7. California OF Tyree Reed, who is still trying to put it all together

A number of players from the West Coast weren’t seen too frequently this summer and that was certainly the case for Reed—who scouts believe is one of the most talented players in the class. Reed ranks No. 4 in the class because of his handful of plus tools (speed, defense, arm strength) and the future projection on his lean frame, but evaluators will want to be sure of his bat.

In this game, Reed struggled. It seemed like he was still shaking off some of the rust, as he went 1-for-5 at the plate with three strikeouts, swinging and missing against fastballs, changeups and breaking balls, while also expanding the zone low and away multiple times. He was also caught stealing second base when he did get on.

"Great to see him on the field!" Bernhardt said. "He is a high-ceiling prospect with very good feel for the barrel and eye/hand coordination. He generates good bat speed from the left side and looks to be a future impact bat who glides to balls in the OF."

Reed showed a glimpse of his potential in his final at-bat of the day, turning a fastball around and poking it through the right side of the infield. While Reed’s upside is exciting, his Californian counterpart might have had the more impressive showing as…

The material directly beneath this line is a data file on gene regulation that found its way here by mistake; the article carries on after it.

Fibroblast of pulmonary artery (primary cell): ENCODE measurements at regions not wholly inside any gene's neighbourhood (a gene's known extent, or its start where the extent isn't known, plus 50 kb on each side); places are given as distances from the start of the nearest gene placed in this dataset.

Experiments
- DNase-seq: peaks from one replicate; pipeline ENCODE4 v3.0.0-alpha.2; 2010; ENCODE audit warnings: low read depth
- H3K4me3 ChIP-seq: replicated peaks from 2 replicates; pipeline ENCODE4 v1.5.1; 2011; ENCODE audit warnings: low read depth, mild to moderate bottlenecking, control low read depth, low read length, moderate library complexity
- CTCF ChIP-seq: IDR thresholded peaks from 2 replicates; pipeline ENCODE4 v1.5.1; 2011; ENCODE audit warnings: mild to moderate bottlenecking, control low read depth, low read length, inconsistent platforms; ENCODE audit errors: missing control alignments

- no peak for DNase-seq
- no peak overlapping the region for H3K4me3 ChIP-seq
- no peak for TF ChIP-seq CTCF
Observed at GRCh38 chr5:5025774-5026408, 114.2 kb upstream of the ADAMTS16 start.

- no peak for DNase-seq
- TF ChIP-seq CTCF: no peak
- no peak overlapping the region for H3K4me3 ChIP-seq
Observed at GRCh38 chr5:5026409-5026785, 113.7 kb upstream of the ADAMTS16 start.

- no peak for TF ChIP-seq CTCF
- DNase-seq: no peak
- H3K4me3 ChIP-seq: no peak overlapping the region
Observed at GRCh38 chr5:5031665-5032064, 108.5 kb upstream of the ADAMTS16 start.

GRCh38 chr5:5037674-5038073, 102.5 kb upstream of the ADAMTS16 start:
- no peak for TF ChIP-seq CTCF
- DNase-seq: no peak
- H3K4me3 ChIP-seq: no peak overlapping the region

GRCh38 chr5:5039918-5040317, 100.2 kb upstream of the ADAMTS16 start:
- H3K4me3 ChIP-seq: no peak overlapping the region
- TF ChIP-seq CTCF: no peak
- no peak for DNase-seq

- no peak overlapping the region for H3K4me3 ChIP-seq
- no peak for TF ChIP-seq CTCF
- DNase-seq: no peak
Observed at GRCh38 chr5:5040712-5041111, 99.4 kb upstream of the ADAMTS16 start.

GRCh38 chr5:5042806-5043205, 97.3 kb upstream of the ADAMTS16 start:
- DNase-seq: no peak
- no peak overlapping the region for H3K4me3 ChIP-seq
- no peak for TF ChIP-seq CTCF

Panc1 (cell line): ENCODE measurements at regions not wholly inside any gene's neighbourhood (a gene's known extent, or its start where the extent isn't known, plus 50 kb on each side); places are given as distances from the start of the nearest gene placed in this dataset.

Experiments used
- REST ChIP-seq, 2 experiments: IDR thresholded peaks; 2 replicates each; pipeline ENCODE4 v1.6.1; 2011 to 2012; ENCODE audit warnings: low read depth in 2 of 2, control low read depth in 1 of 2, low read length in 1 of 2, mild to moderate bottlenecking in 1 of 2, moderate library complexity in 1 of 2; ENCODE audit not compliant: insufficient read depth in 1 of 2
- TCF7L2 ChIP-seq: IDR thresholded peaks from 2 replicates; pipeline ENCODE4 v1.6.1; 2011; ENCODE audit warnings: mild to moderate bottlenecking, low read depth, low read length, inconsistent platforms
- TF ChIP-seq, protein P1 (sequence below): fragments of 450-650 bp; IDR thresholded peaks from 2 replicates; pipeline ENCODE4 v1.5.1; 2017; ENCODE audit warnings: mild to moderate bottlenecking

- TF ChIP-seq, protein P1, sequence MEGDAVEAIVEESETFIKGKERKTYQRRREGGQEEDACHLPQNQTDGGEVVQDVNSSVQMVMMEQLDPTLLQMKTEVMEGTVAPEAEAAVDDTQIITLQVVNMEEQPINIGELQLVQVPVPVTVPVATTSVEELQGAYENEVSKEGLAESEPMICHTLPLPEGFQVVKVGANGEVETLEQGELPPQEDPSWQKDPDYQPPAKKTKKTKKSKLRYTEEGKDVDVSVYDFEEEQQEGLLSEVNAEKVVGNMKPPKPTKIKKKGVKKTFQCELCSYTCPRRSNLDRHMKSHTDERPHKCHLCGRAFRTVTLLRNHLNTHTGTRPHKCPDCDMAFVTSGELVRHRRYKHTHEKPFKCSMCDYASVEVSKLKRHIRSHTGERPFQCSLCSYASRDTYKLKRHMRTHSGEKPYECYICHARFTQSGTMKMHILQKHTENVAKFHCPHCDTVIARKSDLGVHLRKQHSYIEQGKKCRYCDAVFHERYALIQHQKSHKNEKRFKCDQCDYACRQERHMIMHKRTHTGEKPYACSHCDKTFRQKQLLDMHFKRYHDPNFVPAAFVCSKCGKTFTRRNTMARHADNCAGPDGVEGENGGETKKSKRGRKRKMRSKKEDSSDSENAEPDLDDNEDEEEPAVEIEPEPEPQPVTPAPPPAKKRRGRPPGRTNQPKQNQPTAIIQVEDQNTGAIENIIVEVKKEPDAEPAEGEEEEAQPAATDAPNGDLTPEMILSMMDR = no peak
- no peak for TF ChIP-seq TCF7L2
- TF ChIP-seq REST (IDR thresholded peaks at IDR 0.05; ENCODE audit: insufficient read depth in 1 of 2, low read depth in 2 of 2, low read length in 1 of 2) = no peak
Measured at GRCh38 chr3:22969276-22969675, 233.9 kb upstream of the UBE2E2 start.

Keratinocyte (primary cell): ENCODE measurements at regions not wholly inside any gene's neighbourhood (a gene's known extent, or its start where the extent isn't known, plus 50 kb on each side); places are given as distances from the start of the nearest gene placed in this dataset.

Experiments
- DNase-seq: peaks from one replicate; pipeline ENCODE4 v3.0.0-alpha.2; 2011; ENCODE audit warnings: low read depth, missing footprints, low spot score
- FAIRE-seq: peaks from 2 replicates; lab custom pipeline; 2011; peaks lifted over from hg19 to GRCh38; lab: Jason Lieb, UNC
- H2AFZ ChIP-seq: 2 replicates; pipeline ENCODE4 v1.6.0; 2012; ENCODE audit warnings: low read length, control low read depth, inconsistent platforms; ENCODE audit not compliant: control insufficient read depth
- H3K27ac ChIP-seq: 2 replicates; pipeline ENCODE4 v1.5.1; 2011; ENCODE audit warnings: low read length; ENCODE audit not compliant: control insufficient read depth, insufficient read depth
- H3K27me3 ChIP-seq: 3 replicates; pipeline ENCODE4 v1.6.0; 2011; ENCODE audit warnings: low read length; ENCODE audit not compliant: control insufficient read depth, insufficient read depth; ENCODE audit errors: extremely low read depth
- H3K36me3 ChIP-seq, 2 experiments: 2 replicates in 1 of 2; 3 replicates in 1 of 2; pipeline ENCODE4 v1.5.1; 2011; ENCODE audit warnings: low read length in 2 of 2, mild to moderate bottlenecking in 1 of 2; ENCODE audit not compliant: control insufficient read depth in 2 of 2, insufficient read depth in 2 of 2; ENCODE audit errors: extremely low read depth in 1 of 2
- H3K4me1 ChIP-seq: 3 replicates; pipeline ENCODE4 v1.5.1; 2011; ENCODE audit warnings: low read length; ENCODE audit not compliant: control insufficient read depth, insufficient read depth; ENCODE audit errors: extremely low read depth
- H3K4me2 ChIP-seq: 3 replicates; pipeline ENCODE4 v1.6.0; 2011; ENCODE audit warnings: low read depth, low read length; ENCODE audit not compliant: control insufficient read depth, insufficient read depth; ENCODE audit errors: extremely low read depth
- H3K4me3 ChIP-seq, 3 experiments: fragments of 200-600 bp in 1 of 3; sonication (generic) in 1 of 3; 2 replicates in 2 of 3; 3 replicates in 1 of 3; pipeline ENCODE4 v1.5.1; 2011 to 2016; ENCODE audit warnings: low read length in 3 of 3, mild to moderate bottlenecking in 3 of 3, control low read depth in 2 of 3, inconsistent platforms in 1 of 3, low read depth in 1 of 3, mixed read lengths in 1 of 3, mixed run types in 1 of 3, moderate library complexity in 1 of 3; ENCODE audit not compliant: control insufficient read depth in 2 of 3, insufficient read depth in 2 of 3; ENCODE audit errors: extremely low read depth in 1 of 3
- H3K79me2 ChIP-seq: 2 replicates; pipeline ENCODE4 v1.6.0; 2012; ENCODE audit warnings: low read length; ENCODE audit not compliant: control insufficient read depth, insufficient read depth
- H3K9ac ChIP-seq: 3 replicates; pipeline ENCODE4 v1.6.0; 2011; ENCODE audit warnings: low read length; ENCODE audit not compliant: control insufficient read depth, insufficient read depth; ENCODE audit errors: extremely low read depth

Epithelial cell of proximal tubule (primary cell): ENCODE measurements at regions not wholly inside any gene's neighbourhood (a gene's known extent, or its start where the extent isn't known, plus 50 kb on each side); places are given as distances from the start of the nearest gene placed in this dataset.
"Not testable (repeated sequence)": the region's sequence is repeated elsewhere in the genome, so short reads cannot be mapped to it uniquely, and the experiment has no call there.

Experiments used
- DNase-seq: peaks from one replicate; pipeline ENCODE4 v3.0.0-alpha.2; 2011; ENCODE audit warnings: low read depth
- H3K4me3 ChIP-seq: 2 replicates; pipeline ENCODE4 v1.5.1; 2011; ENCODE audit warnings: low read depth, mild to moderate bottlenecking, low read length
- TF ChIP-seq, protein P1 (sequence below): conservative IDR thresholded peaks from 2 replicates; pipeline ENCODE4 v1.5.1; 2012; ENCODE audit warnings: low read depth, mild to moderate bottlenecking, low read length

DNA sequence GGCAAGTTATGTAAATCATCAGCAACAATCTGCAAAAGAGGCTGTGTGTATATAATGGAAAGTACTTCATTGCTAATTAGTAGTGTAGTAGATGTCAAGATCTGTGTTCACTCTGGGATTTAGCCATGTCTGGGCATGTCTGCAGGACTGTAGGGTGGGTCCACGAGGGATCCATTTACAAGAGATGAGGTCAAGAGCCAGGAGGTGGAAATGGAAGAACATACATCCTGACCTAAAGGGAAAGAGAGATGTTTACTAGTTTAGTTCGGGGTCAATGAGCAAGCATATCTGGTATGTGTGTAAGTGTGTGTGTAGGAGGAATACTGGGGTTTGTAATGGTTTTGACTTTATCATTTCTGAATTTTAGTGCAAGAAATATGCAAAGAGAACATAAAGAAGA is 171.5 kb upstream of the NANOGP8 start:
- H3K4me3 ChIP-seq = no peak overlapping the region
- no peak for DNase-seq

Scouts WWBA Mikejanesfourseam

How MLB Scouting Departments Grade The 2021 Draft Class

BA surveyed major league scouting departments and asked teams to grade the class on a 20-80 scale in a number of different categories.

8. SS Marcelo Mayer could be the best defensive shortstop in the class

Mayer didn’t do much with the bat in this game—he went 0-for-4 at the plate—but saw plenty of action at shortstop in just the first inning of the game.

Long, lanky and listed at 6-foot-3, 185 pounds, Mayer has plenty of physical projection in his body but still moves around the field with fluid and quick actions. He fielded a routine, broken bat ground ball that wasn’t too much of a challenge on his first defensive chance, but showed silky smooth actions and choppy footwork as he approached the ball.

In his second chance, Mayer muffed a ground ball to his backside that simply popped out of his glove, but he made up for it a few moments later by showing range up the middle and an athletic, diving stop on a ball that would have been a single with most shortstops.

"For me, he is the top prospect in a very deep and talented class," Bernhardt said. "The ease with which Marcelo does everything combined with his 6-foot-3 projectable frame, his ability to stay at shortstop, and the smooth, lefthanded stroke with emerging power make him a unique and very exciting player to dream on."

While Mayer does have impressive offensive upside as well, his defense looked like the carrying tool in this game. Speaking of tools...